"Astounding and thought-provoking." --Publishers Weekly (starred review)

"Rivera Garza's taut language drives the mystery forward, and she plays cleverly with the literary and political histories of Mexico, the importance of queer visibility, and the silencing of female authorship. An existential gothic tale about the high stakes of understanding--and accepting--the self." --Kirkus Reviews"Enigmatic. . . . a joy to behold." --Los Angeles Review of Books

"Cristina Rivera Garza fills every chapter with suspense and nonstop mystery. Nonetheless, the plot is not centered in resolving these mysteries, but rather, it provides the reader a mind-bending journey filled with symbolism and a reality that follows its own rules of logic" --Latino Book Review

"One of the most fascinating novels I've read in years--utterly weird yet deeply resonant in its portrayal of gendered violence." -- The Millions

"Symbolism abounds in the book; again, there great depths one could dig through, and The Iliac Crest could easily be read over and with new discoveries. Garza's writing is gorgeous and precise, tying the various aspects of the book together into what is, at its core, a strange and unforgettable read." --The Riveter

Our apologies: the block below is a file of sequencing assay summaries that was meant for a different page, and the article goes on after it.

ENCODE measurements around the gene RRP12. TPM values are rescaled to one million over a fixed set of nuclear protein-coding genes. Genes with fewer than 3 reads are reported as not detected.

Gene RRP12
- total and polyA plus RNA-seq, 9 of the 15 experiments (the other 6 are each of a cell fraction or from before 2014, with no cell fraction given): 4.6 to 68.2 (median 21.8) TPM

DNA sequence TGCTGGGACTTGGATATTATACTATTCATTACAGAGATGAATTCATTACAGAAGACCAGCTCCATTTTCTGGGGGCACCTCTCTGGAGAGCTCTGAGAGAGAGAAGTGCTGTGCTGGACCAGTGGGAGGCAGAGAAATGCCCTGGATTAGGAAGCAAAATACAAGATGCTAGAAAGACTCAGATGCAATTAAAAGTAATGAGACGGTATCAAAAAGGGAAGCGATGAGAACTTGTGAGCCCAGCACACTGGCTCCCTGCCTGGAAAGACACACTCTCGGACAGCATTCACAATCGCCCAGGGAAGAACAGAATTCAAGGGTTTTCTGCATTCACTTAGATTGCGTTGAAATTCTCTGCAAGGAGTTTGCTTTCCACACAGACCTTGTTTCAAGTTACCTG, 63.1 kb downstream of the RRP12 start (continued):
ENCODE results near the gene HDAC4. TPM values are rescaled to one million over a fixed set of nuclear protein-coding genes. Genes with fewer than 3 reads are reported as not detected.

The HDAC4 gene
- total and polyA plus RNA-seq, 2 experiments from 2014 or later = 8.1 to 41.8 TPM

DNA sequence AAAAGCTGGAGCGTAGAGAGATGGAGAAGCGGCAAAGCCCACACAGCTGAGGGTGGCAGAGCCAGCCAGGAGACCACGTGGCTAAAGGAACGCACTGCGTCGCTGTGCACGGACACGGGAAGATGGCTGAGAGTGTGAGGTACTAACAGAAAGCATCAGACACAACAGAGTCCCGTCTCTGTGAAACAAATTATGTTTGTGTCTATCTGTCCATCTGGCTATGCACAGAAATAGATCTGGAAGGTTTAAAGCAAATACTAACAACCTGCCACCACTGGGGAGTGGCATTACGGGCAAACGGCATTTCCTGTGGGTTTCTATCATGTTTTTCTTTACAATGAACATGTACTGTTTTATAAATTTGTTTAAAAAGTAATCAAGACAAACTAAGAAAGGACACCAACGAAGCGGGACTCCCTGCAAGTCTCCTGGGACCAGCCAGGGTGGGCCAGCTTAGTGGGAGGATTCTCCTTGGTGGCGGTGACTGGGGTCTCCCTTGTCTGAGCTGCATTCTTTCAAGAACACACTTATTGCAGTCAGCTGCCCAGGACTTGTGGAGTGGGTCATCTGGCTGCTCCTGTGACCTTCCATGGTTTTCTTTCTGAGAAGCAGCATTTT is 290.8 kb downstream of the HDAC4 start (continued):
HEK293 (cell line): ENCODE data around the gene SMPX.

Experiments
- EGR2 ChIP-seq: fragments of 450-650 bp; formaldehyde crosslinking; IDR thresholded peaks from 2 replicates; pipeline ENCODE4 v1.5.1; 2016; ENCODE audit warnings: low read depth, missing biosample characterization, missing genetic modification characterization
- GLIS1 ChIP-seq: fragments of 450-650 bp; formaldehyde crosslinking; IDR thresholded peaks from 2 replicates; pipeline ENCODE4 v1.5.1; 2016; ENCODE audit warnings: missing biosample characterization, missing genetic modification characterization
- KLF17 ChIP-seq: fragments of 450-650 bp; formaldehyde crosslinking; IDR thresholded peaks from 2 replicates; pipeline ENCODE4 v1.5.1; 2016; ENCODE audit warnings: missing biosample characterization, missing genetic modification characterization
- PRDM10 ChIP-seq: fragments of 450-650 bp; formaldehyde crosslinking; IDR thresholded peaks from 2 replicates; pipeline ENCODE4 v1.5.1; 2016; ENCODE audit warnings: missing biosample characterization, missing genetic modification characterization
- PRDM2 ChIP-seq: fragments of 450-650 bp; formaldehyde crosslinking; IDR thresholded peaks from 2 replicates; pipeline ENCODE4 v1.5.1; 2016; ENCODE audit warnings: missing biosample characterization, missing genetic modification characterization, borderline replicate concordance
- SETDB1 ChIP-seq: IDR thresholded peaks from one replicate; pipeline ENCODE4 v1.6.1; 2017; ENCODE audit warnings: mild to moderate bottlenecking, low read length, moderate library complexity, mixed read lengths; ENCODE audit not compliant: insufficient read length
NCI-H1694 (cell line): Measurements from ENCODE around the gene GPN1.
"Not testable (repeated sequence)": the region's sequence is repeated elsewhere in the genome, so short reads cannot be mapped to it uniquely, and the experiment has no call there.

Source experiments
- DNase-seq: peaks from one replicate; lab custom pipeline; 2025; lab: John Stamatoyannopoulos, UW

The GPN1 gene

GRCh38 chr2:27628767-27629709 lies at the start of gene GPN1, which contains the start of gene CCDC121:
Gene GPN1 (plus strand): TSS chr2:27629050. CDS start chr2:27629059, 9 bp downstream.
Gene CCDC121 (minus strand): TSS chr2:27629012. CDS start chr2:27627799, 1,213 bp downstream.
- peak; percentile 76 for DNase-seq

"Although modest in length, Garza's creative piece is a complex puzzle that might take multiple readings to unravel fully... Despite the novel's brevity, Booker's translation makes clear the intricate and delicate poetic dance Garza crafts among the three main characters." --Shelf Awareness

"The Iliac Crest carries out a sophisticated, dynamic inquiry into language, gender, and power, and leaves its readers transformed by its lyrical investigation of what it means to inhabit a body." --Music & Literature

"[A] haunting, brilliant novel" --Center for the Art of Translation

"It seems to contain a multitude of novels, exploring a multitude of realities, experienced simultaneously. The result is exhilarating." --The Quarterly Conversation

"An intelligent, beautiful story about bodies disguised as a story about language disguised as a story about night terrors. Cristina Rivera Garza does not respect what is expected of a writer, of a novel, of language. She is an agitator." --Yuri Herrera, author of Kingdom Cons

"Like the ocean itself, Cristina Rivera Garza writes a world where borders shift and dissolve. In the curves of the fantastic, the highest realism is born. This world is weird. This world is so deeply true. Reader, I love this wholly perfect book."--Samantha Hunt, author of Mr. Splitfoot

"Warning: Cristina Rivera Garza is an explosive writer yet to be fully accounted for in English. She is an insubordinate stylist, a skilled creator of atmospheric and haunting language, and The Iliac Crest is a willfully queer piece where the workings of her wild imagination destabilize everything." --Lina Meruane, author of Seeing Red